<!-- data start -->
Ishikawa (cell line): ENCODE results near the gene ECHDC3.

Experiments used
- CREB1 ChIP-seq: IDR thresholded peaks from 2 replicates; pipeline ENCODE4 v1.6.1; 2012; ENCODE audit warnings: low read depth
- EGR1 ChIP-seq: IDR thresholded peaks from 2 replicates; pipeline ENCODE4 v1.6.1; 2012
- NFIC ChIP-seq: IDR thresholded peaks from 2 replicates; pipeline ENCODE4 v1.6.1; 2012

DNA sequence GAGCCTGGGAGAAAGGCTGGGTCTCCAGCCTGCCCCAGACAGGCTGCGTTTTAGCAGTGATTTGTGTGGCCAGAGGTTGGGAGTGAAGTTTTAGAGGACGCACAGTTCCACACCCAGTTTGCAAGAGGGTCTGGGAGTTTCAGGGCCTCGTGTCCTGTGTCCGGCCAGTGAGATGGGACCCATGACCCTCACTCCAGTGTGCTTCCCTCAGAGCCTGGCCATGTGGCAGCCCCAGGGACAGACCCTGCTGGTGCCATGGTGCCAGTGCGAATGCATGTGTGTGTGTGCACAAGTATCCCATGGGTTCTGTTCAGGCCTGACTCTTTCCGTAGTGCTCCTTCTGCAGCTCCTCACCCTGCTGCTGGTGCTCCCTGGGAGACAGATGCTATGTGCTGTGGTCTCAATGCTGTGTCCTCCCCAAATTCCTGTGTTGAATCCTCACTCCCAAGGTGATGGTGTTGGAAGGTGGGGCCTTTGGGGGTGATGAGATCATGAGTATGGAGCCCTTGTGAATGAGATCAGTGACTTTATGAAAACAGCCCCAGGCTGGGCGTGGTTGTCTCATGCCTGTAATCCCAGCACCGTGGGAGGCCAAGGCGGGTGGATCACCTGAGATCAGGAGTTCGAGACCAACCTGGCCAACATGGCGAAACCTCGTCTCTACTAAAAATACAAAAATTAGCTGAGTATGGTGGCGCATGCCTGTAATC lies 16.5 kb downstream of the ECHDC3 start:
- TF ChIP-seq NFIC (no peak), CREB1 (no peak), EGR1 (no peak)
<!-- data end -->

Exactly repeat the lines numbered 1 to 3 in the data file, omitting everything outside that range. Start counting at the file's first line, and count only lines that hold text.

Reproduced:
Ishikawa (cell line): ENCODE results near the gene ECHDC3.

Experiments used
- CREB1 ChIP-seq: IDR thresholded peaks from 2 replicates; pipeline ENCODE4 v1.6.1; 2012; ENCODE audit warnings: low read depth